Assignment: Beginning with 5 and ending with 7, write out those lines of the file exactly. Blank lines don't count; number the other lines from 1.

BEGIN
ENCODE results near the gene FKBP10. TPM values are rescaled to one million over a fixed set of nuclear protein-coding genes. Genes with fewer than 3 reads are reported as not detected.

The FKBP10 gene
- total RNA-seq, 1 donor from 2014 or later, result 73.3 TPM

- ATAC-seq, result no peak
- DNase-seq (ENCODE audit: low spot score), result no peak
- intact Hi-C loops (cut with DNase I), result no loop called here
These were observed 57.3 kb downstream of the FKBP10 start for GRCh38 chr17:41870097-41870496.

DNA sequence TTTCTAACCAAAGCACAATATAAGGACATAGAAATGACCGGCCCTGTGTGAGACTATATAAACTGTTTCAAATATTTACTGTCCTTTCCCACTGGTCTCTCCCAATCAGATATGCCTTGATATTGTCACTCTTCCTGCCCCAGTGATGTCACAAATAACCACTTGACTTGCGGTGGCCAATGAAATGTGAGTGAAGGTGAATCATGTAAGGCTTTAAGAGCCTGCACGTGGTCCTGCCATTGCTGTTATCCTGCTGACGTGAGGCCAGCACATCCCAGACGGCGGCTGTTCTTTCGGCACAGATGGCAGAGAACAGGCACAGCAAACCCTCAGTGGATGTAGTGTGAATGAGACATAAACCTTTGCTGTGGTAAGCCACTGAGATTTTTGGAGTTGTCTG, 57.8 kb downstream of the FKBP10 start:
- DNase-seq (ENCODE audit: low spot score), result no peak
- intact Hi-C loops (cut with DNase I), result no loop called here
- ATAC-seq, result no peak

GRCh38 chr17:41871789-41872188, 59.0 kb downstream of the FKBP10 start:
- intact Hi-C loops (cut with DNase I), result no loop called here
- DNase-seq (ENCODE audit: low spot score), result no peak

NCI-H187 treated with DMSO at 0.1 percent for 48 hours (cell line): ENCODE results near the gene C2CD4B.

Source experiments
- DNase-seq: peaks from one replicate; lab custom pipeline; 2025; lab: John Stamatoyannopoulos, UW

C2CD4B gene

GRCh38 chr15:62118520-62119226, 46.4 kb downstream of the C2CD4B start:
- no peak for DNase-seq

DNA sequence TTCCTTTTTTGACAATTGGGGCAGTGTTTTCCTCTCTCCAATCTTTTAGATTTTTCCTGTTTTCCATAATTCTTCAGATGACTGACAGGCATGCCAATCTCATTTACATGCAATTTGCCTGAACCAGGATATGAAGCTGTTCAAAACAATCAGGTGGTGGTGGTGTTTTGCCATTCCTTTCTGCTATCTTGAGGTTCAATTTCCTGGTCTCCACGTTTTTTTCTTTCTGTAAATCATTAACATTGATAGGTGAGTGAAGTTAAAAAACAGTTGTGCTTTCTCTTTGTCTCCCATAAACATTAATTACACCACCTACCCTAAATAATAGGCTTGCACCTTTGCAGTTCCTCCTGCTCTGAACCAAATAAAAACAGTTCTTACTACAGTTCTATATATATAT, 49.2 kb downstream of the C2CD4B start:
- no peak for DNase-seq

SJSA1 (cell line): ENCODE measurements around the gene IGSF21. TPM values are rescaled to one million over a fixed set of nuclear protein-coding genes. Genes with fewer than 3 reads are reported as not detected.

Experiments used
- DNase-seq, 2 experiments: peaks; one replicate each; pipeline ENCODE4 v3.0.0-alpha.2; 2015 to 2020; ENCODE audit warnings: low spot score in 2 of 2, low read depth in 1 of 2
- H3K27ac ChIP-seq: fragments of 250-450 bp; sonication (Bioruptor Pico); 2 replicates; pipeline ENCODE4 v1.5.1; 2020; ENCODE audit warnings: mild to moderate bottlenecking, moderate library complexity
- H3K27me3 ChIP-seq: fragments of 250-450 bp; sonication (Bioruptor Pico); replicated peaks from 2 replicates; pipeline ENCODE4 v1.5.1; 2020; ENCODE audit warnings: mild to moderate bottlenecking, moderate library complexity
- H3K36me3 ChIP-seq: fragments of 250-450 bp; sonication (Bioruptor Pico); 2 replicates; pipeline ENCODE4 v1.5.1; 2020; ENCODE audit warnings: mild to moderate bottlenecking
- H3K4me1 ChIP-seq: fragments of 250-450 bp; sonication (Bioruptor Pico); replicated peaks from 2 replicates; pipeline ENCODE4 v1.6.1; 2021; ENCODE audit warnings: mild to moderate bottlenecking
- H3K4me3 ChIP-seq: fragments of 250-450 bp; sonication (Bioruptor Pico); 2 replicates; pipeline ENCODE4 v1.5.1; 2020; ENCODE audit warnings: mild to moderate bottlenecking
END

- DNase-seq (ENCODE audit: low spot score), result no peak
- intact Hi-C loops (cut with DNase I), result no loop called here
These were observed 57.3 kb downstream of the FKBP10 start for GRCh38 chr17:41870097-41870496.